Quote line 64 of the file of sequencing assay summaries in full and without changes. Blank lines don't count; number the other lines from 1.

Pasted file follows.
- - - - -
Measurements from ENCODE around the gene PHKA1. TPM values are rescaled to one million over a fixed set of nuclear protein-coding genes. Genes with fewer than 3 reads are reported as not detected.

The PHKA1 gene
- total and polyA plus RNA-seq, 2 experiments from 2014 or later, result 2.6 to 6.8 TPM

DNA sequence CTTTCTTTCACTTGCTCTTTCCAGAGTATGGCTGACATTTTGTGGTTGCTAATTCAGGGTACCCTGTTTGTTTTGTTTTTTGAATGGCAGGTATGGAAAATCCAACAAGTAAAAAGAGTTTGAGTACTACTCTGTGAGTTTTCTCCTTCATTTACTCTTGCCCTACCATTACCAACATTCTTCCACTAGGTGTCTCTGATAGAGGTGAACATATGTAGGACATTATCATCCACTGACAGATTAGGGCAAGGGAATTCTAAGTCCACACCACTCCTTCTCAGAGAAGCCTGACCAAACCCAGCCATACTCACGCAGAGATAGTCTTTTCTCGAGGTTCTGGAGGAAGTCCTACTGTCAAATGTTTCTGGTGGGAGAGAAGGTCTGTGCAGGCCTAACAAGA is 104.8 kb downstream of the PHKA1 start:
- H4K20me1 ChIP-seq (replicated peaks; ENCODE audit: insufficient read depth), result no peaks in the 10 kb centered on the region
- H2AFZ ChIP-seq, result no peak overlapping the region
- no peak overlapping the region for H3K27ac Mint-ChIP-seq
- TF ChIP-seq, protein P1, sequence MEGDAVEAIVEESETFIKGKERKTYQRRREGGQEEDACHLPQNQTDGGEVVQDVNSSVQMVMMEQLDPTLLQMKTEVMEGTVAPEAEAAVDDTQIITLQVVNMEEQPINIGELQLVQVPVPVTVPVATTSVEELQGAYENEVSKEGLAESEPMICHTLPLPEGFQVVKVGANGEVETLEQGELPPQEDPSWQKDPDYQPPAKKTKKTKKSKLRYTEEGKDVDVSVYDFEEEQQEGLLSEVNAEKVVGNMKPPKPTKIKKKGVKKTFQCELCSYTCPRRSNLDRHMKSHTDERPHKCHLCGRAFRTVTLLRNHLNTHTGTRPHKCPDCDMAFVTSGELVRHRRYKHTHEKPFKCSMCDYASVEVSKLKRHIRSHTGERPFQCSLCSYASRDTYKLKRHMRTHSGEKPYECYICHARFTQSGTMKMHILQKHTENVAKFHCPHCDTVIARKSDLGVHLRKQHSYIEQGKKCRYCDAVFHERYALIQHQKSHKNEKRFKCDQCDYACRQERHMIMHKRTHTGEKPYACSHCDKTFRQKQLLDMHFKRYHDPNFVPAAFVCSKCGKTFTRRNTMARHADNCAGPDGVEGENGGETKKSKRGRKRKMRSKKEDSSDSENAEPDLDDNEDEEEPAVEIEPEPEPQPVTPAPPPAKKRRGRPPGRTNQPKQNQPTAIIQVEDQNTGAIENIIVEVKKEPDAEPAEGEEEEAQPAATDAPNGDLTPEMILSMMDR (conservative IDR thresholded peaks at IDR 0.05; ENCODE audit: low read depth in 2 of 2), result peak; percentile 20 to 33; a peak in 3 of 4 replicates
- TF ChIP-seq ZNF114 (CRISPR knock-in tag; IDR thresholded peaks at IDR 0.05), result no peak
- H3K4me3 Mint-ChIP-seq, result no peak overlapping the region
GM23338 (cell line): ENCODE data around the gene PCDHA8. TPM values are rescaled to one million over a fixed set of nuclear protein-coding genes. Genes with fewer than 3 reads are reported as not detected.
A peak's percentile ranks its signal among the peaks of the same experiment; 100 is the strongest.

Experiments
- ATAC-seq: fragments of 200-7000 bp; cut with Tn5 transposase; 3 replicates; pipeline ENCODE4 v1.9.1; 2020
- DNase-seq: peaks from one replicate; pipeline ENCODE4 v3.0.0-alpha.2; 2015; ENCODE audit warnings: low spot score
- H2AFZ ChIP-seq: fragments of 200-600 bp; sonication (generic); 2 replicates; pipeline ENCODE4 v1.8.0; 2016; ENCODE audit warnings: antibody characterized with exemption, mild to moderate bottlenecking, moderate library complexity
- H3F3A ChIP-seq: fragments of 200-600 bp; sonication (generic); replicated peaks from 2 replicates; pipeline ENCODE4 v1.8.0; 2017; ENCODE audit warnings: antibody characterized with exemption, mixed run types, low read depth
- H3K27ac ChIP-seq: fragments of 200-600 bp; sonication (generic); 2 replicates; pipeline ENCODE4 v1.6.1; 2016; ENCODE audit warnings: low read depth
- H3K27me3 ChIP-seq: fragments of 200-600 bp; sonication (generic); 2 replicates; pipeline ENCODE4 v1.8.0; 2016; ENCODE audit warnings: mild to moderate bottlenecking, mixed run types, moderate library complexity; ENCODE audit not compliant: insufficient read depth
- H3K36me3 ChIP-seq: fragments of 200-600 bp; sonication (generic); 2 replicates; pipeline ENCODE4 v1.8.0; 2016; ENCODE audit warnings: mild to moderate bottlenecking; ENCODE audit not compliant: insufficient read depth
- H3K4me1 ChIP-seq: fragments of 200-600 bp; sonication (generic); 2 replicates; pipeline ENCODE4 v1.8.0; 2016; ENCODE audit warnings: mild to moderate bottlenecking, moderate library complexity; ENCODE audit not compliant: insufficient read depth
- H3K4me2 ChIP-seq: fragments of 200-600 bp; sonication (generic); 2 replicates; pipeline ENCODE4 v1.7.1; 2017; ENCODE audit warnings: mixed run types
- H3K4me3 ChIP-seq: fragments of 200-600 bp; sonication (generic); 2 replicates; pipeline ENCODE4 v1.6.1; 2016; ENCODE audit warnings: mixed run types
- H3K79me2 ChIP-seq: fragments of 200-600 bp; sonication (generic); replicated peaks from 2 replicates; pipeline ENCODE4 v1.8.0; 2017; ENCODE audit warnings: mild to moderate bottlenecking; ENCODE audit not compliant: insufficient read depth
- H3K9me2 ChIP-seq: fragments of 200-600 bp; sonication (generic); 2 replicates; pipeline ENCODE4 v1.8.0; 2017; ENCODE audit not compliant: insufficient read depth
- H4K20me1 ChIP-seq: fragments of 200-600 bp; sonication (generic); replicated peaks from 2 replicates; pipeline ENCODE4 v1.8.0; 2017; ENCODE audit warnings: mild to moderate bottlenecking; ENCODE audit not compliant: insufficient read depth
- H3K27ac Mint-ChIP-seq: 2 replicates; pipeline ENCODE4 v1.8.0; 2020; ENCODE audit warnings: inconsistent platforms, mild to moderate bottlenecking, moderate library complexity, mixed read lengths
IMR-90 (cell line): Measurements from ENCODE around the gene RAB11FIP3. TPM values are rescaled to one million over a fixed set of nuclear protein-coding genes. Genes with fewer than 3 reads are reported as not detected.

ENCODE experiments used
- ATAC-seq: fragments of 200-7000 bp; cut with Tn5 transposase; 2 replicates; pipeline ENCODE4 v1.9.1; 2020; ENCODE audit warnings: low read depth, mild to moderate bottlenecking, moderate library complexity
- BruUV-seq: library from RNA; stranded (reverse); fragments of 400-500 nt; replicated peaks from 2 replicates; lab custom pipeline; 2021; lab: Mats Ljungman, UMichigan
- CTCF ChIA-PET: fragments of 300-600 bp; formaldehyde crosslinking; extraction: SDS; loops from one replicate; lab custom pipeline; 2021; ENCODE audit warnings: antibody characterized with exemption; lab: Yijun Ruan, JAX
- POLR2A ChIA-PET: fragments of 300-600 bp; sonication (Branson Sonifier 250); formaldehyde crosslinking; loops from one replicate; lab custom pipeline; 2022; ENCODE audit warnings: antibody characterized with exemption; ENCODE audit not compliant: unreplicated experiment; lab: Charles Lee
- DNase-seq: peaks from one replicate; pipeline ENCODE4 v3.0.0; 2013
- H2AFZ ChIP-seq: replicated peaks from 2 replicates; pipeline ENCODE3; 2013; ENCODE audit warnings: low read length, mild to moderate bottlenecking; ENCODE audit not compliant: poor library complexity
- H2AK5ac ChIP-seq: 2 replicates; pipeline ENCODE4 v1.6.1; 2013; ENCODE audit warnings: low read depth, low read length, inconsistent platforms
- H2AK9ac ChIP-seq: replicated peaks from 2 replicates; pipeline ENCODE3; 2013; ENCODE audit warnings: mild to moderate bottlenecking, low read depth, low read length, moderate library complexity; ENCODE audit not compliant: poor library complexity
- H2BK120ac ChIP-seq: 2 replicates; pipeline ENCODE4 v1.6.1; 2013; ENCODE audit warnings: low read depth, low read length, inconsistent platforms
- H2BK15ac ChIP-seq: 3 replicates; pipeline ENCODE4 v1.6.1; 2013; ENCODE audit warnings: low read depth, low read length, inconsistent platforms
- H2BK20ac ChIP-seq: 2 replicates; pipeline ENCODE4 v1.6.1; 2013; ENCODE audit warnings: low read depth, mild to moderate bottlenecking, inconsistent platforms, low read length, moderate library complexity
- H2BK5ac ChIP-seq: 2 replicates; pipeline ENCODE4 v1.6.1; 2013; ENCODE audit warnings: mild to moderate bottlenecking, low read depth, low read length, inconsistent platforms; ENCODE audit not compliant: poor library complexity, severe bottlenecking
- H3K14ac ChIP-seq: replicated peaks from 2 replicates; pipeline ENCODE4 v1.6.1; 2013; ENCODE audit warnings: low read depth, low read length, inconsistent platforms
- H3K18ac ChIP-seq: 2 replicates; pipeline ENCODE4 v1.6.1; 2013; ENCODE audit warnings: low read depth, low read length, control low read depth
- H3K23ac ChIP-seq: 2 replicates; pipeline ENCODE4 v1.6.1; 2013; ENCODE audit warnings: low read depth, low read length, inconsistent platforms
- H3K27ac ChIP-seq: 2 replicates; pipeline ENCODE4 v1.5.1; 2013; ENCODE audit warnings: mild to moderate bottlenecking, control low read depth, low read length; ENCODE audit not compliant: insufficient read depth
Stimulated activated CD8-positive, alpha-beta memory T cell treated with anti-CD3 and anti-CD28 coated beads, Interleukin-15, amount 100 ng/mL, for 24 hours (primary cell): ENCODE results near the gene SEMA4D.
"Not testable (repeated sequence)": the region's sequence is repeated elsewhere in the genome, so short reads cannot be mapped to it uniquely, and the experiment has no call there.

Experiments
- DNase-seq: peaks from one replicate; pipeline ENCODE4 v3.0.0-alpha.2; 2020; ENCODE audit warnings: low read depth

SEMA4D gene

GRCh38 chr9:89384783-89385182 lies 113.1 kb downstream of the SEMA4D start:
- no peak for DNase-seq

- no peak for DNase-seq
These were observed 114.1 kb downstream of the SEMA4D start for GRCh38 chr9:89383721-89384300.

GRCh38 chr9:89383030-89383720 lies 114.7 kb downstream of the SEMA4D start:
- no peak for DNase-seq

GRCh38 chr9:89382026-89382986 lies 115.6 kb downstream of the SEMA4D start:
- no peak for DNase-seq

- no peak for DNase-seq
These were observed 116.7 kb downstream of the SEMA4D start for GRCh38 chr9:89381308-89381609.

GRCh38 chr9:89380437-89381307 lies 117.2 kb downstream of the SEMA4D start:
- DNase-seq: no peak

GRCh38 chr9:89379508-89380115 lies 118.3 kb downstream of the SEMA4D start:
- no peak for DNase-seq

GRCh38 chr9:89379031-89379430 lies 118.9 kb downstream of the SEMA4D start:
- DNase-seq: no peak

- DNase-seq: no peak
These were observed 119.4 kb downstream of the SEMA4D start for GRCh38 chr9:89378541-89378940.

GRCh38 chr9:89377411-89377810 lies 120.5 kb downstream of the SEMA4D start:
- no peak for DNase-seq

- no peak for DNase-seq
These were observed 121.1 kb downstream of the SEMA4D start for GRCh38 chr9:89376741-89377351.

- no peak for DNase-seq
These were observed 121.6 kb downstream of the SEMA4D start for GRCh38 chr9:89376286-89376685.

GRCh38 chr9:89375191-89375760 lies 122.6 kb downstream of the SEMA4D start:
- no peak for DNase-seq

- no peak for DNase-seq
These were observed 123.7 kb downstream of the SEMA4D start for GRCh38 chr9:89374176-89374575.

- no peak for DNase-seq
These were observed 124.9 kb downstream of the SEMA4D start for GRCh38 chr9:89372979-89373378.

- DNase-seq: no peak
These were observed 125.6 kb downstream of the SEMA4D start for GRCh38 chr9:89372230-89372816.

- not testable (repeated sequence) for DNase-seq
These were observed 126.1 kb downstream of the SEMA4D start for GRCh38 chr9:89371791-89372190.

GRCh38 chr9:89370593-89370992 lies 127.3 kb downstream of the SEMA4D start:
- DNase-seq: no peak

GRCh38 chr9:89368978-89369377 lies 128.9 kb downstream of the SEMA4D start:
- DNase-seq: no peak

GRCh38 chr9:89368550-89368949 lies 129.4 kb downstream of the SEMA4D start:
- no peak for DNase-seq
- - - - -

- no peak for DNase-seq